“This is large-scale and high-quality real estate,” said Pitoniak, who noted that both MGM Growth and Vici have collected “100 percent of our rent so far through COVID on time and in cash.”
Moreover, Las Vegas is the world’s premiere “adult experiential theme park,” he said.
“As much as parents like to spend money on their kids, whether in Orlando and other locations, I don’t think anybody’s ever spent $10,000 on a bottle of apple juice,” Pitoniak said. “Las Vegas is a place where people do … $10,000 on a bottle of vodka or whatever else they may be buying.”
Vici was already in the process of growing its holdings in America’s casino capital before the buyout was unveiled.
In early March, Vici and investment firm Apollo Global Management announced a deal to purchase The Venetian, Palazzo and the Sands Expo and Convention Center for about $6.25 billion from casino operator Las Vegas Sands Corp., with Vici acquiring the real estate and Apollo buying the operations side.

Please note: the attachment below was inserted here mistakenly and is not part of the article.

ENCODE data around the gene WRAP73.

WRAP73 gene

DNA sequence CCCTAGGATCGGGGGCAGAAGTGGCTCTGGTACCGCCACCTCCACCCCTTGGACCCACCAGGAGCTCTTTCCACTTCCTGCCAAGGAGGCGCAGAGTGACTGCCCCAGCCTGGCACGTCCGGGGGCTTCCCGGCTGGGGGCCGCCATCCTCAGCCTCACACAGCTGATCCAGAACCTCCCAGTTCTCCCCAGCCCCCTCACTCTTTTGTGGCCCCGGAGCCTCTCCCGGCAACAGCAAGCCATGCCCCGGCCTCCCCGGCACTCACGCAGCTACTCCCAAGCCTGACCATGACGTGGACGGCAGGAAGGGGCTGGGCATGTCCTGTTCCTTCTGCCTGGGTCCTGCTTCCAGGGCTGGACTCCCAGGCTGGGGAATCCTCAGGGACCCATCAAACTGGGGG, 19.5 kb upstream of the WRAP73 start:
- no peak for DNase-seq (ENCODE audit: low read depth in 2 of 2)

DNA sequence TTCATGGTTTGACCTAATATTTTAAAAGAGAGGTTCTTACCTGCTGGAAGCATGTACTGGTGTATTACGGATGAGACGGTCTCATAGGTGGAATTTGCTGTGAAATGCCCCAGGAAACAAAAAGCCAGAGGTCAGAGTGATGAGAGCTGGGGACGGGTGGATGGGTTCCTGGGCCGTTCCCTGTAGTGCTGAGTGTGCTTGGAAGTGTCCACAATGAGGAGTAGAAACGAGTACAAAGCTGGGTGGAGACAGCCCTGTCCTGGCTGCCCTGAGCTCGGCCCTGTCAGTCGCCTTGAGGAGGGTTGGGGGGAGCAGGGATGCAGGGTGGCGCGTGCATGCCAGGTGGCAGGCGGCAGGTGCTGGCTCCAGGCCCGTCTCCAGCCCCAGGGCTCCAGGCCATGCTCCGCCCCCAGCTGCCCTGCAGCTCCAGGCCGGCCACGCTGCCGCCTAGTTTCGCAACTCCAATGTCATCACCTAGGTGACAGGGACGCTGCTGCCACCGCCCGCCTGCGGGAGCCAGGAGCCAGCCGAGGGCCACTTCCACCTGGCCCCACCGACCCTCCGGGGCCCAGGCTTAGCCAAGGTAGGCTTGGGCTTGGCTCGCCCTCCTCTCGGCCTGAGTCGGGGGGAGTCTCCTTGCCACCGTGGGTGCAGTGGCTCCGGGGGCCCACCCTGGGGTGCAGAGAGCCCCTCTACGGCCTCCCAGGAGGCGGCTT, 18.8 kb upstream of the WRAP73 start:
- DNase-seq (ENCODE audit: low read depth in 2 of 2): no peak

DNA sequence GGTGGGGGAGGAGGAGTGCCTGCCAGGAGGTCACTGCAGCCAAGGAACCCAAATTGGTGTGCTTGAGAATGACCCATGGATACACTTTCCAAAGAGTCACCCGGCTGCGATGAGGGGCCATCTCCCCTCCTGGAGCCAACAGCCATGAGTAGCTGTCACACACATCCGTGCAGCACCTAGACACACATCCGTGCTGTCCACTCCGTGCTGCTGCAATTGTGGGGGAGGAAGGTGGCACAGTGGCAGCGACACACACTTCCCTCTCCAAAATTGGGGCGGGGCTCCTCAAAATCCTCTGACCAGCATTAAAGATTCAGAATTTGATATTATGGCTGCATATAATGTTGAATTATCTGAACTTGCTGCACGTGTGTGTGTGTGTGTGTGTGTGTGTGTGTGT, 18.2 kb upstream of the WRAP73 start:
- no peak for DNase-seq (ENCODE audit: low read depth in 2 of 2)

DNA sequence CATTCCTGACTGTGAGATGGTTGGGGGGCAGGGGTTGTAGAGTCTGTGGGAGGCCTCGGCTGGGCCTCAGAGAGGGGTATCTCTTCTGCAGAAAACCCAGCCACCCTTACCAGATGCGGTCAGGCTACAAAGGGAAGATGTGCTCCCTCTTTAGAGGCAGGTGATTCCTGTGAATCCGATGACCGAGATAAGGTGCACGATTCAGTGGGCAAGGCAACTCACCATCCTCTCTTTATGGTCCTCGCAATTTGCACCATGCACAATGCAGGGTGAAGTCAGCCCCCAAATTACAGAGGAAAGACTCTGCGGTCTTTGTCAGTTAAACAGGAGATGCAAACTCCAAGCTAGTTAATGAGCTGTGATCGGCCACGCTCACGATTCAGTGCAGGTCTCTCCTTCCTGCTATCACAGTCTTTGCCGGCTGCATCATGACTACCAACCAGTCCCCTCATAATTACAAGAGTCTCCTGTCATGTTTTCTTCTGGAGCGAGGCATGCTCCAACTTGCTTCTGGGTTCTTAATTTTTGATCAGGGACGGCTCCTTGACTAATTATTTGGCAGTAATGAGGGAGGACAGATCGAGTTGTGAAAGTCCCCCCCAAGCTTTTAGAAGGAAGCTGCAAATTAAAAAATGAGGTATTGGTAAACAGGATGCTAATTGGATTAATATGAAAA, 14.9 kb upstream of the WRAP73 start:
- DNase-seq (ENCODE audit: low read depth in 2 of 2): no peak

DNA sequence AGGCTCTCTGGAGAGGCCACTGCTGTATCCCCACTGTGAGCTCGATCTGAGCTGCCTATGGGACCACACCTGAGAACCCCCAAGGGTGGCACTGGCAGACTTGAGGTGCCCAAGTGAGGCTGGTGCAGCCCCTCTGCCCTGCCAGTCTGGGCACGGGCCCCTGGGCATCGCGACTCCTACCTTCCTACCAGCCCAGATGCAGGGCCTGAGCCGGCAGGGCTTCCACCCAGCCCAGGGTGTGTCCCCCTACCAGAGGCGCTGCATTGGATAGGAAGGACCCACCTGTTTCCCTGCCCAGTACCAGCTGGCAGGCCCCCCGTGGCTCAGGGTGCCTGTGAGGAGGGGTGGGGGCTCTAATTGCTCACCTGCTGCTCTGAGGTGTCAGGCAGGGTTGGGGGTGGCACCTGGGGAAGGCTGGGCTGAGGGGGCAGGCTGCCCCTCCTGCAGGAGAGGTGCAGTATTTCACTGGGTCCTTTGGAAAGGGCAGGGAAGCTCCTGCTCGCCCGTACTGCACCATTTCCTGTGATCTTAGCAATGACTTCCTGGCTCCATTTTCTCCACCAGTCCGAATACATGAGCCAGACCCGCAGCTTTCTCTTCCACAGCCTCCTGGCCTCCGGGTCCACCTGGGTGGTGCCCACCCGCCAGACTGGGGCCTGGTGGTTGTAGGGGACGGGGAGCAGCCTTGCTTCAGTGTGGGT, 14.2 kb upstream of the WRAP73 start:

The deal is expected to close early next year.
With the latest sale, MGM customers in Las Vegas won’t notice a difference even as ownership of the resorts’ real estate changes, said Brendan Bussmann, director of government affairs for Las Vegas-based Global Market Advisors.
“For the average consumer, they’re not worried about who the landlord is,” Bussmann said. “MGM is going to continue to operate those properties as if they were theirs.”
MGM Resorts, which spun off MGM Growth in 2016 and remains its controlling shareholder, expects to receive around $4.4 billion in cash from Wednesday’s deal and to own a stake in Vici that is worth roughly $370 million.